“Lots of people are on the edge of poverty and cannot afford unexpected events: a tree falls on your house or the power is out and your pipes freeze,” said Jessica Leahy, a professor at the University of Maine’s School of Forest Resources. “Heating their homes becomes one of those things that is especially hard to cover.”
The H.O.M.E. wood bank was designed for such emergencies. It is small, providing “bridge assistance,” often while people wait for state services. Ms. Hair said she expected increased need this winter. “There are people who wouldn’t qualify for state heating assistance, but desperately need some help this year because of COVID,” she said, right before dashing inside to put on warmer socks. “We don’t want more people to come into homelessness.”
Ms. Hair said she expected climate change to increase need as well. Warming temperatures — the state’s average annual temperature has risen 3.2 degrees Fahrenheit since the late 1800s, according to a 2020 report by the University of Maine — have led to more winters without an insulating blanket of snow. “In an open winter, pipes tend to freeze more,” said Ms. Hair, noting that people who live in trailers are particularly vulnerable to such damage.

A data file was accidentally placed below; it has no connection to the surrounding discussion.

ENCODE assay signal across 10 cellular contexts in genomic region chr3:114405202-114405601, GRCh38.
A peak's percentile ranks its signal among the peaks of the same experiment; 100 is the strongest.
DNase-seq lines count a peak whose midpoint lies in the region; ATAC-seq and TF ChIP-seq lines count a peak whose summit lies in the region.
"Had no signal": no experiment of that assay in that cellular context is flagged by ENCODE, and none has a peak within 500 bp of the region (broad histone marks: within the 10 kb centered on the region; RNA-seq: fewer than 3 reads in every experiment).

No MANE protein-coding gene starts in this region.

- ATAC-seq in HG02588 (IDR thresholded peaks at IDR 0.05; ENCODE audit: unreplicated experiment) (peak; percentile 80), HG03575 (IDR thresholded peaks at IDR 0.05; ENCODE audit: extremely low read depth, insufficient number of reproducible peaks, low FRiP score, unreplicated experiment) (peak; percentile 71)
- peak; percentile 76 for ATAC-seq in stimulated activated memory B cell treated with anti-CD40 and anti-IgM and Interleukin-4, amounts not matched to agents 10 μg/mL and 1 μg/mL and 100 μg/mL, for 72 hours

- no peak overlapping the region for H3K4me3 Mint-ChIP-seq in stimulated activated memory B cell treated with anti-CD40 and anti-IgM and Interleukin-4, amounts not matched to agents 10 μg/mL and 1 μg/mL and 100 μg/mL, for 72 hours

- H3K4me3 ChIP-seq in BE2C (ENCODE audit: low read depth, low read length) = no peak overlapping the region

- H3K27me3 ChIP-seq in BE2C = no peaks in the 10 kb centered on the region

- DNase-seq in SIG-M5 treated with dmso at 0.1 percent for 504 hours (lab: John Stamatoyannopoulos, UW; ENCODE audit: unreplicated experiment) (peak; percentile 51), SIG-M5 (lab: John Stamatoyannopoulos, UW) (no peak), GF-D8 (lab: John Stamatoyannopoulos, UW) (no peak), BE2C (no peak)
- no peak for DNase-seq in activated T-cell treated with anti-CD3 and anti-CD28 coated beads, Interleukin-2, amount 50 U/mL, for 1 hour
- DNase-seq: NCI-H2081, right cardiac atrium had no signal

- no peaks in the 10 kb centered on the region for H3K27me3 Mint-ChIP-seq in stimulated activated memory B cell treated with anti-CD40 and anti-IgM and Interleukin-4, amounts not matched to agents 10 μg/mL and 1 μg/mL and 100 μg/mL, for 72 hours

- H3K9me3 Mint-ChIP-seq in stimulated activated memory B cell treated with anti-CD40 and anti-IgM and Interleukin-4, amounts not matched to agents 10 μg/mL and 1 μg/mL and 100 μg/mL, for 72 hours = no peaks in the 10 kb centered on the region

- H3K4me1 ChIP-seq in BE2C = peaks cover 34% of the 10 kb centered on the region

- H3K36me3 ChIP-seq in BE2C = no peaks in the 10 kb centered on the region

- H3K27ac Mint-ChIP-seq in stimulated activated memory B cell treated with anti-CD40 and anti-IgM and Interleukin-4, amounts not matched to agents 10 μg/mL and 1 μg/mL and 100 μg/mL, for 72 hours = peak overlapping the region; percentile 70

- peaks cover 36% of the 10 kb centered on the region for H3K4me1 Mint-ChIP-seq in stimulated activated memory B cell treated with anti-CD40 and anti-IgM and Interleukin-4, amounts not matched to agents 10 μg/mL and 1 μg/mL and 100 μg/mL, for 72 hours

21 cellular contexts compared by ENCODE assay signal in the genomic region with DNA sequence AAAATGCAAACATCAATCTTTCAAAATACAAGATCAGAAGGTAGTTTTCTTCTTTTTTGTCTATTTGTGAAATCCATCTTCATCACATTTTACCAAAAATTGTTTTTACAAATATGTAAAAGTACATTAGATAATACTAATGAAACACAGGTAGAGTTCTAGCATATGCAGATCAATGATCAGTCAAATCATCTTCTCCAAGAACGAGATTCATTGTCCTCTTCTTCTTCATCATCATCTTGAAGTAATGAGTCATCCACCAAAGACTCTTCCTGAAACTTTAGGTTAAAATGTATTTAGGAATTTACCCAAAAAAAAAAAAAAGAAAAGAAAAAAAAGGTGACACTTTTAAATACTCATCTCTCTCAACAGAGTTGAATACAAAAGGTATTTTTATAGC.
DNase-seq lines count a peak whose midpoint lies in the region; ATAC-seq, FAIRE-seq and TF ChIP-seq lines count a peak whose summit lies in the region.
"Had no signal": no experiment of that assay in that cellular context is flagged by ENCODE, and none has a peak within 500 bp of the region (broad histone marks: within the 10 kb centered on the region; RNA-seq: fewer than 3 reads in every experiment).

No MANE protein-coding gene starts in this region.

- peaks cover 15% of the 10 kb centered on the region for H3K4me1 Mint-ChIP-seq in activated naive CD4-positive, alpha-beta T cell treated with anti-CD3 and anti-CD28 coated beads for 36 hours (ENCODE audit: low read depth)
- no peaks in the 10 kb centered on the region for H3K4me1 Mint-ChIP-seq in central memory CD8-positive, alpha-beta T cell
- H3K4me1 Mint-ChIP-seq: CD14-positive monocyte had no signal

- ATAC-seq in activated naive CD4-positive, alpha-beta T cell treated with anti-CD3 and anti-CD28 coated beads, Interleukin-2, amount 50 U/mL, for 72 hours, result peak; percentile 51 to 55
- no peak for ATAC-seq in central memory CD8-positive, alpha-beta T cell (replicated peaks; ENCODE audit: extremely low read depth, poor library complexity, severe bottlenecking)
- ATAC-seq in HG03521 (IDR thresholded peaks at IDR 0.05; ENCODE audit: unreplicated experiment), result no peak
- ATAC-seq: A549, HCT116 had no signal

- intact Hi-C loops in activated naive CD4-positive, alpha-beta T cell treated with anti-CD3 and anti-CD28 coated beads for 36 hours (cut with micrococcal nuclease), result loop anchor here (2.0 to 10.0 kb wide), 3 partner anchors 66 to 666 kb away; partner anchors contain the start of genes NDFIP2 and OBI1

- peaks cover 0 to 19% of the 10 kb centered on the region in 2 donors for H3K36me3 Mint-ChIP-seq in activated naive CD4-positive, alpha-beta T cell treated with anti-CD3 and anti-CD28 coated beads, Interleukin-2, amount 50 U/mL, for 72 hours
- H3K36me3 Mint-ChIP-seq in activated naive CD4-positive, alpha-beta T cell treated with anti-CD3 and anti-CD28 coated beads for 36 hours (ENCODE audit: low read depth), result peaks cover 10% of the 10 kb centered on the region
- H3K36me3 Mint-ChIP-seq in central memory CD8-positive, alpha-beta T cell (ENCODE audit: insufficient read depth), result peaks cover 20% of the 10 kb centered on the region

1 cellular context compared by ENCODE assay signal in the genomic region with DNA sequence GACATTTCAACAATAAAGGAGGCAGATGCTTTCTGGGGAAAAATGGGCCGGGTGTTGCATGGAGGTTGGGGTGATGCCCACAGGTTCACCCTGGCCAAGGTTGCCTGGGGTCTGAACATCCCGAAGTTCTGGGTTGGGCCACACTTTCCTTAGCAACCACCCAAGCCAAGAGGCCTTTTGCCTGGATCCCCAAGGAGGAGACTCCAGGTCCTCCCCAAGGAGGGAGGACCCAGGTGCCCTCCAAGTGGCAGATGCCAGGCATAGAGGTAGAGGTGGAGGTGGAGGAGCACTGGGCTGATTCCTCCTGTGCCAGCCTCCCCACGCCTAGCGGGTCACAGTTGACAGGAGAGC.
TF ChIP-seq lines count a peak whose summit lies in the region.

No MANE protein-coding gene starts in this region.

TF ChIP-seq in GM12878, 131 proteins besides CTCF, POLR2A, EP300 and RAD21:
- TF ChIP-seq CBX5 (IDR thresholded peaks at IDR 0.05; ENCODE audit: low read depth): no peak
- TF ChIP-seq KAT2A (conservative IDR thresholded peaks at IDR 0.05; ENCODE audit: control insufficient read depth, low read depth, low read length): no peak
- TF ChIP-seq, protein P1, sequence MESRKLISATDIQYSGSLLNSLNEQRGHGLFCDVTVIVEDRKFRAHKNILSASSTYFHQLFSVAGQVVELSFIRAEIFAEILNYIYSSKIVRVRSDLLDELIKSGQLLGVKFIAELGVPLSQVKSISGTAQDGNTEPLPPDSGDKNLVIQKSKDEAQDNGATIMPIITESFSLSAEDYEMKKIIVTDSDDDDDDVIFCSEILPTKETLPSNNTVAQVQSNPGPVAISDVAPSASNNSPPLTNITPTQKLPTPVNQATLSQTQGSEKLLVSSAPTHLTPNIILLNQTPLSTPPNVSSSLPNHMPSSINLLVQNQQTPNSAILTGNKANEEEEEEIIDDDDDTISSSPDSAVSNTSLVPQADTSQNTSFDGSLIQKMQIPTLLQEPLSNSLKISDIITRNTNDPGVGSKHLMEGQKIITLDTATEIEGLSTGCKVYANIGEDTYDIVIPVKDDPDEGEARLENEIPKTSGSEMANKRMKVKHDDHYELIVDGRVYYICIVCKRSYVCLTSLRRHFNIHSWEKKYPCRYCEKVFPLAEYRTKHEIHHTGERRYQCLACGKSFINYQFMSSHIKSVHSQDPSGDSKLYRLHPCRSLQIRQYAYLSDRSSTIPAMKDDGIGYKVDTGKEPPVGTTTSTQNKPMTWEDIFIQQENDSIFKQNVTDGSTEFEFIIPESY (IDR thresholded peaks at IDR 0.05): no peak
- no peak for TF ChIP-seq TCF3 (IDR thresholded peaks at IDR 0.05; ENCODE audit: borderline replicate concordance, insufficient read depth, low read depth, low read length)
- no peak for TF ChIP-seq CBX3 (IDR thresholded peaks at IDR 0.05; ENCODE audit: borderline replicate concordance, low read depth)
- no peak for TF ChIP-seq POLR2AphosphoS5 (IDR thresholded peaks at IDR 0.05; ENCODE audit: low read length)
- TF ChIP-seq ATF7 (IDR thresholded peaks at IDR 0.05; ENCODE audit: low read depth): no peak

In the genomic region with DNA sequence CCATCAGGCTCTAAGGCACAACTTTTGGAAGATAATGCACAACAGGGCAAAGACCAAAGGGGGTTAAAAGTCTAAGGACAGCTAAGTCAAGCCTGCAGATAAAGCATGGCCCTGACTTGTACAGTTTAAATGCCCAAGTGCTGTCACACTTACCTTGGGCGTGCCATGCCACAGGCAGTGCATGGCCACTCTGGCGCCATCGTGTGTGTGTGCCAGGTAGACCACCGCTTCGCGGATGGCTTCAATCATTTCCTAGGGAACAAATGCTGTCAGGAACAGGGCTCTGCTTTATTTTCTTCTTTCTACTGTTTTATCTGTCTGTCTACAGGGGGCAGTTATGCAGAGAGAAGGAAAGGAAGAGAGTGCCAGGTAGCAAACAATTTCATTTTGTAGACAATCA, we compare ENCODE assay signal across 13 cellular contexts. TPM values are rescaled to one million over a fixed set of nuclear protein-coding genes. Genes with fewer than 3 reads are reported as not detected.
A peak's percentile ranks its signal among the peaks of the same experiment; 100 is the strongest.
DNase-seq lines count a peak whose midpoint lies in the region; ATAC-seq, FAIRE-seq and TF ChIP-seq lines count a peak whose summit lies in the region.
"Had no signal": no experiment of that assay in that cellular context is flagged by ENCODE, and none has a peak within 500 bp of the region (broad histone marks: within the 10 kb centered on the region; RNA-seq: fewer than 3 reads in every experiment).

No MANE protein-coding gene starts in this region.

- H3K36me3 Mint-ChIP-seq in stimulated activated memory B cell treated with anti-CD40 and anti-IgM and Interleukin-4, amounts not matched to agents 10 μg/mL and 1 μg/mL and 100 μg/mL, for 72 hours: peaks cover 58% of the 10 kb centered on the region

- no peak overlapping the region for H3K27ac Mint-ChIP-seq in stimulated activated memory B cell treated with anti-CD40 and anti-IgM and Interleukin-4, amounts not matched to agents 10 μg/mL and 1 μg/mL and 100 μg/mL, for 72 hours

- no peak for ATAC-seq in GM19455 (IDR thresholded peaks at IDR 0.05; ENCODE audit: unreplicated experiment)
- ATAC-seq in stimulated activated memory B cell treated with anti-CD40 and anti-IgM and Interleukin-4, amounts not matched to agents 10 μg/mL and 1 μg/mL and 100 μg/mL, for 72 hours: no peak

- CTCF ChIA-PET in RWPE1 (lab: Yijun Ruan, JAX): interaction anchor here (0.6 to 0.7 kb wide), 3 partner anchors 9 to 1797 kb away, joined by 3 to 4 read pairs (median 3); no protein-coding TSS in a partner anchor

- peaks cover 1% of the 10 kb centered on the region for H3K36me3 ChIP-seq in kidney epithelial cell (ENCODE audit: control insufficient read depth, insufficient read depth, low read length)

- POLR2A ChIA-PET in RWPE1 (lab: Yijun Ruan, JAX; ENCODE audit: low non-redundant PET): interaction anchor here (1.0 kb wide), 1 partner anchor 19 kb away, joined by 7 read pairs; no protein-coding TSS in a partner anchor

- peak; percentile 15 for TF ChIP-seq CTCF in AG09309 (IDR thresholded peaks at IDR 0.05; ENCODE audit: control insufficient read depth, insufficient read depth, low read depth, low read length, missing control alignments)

Severe weather events, like the snowstorms that have hit Texas, can trigger major power failures, which have been on rise, according to a report by Climate Central. As part of their climate resiliency plans, at least a few Northeastern towns have recommended creating wood banks for when the grid fails.
The same climate-change-driven conditions and disasters that lead some people to need firewood are providing some of that very firewood. Wood bank volunteers in several states said there was more surplus wood. Some said they saw increased donations from utility companies, state foresters and arborists because of pruning to prevent power failures and because of trees blown down during storms.
Trees are also dying because of insects. That has led to increasing supply for wood banks in some areas; in others, infestations have complicated operations. The detection of the emerald ash borer in Portland and the establishment of quarantine zones, for instance, has prevented the Cumberland Wood Bank from making deliveries to some towns they used to supply. “Now we have to consider where the wood is coming from and where it is going,” said Bruce Wildes, who founded the wood bank in 2007.
For some wood banks, mitigating future climate impacts by creating more resilient forests is a consideration. That is part of the rationale behind a new wood bank on Blue Hill Heritage Trust land in Surry. “Thinning helps with climate resiliency,” said Sandy Walczyk, a forester, as she scanned the site. “The wood bank will be here, but the wood will come from trust land all over.”